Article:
You Think It, I’ll Say It: Stories by Curtis Sittenfeld [April 24, Random House]: I would read anything Curtis Sittenfeld wrote; American Wife is still one of my absolute favorites. “The theme that unites these stories … is how even the cleverest people tend to misread others, and how much we all deceive ourselves. Sharp and tender, funny and wise, this collection shows [her] knack for creating real, believable characters that spring off the page.”
The Valley at the Centre of the World by Malachy Tallack [May 3, Canongate]: I’ve reviewed and enjoyed both of Tallack’s previous nonfiction works, including The Un-Discovered Islands. “Set against the rugged west coast of Shetland, in a community faced with extinction, [this] is a novel about love and grief, family and inheritance, rapid change and an age-old way of life. … [T]hese islanders must decide: what is left of us when the day’s work is done, the children grown, and all our choices have been made?”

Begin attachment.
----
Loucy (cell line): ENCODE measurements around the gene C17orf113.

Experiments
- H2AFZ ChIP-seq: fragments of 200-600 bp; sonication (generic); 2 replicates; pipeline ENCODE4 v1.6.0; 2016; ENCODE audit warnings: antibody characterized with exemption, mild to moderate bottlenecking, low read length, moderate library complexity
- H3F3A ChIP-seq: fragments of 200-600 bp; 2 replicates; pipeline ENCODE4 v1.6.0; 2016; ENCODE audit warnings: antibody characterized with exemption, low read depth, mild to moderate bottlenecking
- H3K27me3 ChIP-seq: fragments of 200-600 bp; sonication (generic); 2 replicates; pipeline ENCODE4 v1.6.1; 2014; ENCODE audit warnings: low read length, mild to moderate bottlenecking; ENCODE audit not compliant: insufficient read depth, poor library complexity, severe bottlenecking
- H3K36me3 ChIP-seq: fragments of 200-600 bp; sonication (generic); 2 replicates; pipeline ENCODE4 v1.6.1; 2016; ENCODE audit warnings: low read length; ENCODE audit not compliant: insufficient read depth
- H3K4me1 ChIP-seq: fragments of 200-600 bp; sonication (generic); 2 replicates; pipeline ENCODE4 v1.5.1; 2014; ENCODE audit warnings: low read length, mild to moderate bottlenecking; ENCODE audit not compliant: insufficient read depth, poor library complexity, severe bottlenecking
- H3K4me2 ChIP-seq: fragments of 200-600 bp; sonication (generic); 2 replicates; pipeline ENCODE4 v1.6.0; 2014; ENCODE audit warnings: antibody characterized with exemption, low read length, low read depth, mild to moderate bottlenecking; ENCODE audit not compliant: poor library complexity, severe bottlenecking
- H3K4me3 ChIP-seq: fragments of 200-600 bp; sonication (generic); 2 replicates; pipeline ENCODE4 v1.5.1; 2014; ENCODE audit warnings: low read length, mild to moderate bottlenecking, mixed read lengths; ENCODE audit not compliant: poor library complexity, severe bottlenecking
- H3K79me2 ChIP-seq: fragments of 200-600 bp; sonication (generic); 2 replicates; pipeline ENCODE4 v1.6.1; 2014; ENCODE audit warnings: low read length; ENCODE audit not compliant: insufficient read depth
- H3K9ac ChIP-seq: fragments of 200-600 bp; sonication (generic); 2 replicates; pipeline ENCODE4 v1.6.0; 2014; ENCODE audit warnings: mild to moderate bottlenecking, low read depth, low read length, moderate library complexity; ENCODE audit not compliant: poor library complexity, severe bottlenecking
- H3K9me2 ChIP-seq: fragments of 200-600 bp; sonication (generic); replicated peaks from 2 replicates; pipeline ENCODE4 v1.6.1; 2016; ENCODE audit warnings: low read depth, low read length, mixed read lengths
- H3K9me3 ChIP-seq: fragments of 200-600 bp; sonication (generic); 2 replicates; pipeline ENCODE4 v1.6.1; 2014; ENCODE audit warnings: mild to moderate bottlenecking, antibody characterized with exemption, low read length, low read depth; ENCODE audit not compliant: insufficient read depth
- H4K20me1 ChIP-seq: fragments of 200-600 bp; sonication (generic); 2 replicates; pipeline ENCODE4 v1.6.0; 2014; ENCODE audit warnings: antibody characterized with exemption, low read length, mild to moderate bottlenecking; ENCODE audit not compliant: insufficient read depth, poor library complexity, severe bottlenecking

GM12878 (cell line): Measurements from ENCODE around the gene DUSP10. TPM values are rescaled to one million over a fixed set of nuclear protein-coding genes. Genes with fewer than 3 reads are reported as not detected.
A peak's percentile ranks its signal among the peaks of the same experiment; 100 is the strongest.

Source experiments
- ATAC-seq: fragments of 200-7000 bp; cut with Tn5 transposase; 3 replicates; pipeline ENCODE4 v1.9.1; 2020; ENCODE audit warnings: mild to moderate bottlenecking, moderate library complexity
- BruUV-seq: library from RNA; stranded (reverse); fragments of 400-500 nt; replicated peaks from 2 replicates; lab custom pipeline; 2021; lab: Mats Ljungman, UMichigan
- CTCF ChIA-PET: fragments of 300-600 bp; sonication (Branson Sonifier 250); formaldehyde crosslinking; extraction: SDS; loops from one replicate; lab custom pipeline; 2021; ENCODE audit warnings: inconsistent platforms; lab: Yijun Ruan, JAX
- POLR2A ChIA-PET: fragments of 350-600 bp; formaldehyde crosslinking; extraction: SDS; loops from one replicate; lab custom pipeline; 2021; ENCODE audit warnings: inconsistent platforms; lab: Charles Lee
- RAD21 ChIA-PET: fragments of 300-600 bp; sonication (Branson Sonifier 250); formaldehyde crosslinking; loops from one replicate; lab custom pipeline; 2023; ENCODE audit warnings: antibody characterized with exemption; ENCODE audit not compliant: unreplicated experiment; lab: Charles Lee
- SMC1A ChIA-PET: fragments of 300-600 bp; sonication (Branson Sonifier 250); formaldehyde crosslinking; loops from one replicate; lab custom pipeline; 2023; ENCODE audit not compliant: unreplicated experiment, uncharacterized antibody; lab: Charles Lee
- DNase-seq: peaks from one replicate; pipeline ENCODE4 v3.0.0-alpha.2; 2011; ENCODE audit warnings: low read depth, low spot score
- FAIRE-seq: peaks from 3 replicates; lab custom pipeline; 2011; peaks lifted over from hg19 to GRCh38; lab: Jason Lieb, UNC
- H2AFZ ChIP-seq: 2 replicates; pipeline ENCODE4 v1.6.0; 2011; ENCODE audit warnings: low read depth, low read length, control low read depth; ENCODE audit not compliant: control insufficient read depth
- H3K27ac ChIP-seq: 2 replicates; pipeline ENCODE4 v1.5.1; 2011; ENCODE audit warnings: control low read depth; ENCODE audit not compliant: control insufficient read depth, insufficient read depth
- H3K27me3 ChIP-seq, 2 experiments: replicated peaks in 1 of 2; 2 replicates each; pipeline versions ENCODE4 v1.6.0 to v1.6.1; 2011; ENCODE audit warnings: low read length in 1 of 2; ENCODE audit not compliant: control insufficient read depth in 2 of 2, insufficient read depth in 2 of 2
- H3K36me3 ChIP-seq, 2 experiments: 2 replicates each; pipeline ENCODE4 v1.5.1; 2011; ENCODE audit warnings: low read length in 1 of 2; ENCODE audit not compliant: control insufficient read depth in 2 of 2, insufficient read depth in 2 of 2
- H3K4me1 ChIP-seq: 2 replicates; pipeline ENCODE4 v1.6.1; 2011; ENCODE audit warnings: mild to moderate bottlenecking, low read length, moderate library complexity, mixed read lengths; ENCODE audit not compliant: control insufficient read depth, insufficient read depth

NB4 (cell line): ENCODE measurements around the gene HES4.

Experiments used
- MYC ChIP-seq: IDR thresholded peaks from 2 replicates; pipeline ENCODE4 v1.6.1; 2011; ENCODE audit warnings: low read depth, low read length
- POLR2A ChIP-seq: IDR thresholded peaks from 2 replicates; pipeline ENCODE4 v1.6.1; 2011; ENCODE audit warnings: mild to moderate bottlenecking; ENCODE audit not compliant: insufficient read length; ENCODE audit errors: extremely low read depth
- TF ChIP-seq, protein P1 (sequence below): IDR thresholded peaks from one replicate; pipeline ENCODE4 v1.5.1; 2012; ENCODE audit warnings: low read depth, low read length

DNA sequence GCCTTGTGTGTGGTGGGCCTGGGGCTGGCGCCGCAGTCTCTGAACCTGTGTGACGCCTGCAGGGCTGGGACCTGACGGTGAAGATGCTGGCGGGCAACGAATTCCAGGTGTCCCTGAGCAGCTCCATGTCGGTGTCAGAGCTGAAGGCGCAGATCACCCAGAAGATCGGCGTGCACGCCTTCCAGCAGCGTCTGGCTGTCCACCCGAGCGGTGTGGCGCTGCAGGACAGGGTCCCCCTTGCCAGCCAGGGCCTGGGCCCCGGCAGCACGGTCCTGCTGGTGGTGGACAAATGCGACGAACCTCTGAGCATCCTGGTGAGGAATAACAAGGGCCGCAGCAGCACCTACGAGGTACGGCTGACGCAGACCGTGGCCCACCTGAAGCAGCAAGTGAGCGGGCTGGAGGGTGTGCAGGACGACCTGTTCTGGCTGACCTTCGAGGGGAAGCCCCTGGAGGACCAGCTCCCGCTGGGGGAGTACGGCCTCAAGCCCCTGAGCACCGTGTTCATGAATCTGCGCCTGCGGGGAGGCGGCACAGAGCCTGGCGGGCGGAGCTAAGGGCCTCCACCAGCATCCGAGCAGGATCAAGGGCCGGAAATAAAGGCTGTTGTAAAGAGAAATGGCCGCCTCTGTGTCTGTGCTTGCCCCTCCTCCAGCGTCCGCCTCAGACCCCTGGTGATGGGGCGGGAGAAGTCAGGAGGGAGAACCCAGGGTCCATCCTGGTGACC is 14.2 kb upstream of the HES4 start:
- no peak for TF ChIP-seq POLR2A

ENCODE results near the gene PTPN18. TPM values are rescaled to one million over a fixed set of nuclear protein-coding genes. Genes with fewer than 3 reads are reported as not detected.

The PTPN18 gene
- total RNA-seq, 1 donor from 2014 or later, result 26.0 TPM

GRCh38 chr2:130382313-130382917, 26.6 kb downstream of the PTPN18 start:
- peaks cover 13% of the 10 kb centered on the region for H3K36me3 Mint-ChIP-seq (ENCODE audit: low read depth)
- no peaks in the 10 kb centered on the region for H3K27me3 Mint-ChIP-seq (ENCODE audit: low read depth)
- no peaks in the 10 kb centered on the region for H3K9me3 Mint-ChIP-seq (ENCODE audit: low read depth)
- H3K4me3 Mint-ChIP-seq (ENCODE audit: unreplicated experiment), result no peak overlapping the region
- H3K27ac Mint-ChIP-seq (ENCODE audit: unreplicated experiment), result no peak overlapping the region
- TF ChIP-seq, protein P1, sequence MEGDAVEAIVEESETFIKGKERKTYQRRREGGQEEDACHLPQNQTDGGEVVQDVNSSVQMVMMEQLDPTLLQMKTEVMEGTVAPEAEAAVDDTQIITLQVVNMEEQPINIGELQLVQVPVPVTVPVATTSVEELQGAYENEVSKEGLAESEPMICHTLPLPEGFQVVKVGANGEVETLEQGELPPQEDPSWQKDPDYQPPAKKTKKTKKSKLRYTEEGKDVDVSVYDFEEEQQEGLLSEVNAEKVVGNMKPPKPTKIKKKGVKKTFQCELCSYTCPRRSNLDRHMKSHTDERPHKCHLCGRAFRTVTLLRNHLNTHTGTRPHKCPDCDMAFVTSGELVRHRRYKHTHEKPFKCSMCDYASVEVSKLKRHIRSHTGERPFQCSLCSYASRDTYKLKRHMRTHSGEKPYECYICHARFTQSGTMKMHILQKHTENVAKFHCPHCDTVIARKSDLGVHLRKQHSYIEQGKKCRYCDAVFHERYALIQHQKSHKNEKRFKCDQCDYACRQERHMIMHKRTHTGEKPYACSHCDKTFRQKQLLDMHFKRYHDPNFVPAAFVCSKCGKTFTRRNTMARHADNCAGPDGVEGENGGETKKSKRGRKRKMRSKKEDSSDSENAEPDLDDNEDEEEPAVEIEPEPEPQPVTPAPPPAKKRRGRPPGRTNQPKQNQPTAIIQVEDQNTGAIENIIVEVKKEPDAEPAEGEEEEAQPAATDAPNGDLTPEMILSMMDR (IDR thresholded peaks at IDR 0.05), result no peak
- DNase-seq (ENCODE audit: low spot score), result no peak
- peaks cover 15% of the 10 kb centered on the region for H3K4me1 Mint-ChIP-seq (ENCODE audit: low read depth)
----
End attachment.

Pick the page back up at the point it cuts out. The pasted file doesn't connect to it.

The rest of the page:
Shapeshifters: A Journey through the Changing Human Body by Gavin Francis [May 8, Basic Books]: “Francis considers the inevitable changes all of our bodies undergo—such as birth, puberty, and death, but also … those that only some of our bodies will: like getting a tattoo, experiencing psychosis, suffering anorexia, being pregnant, or undergoing a gender transition. … [E]ach event becomes an opportunity to explore the meaning of identity.”
The Ensemble by Aja Gabel [May 15, Riverhead]: An “addictive debut novel about four young friends navigating the cutthroat world of music and their complex relationships with each other, as ambition, passion, and love intertwine over the course of their lives.”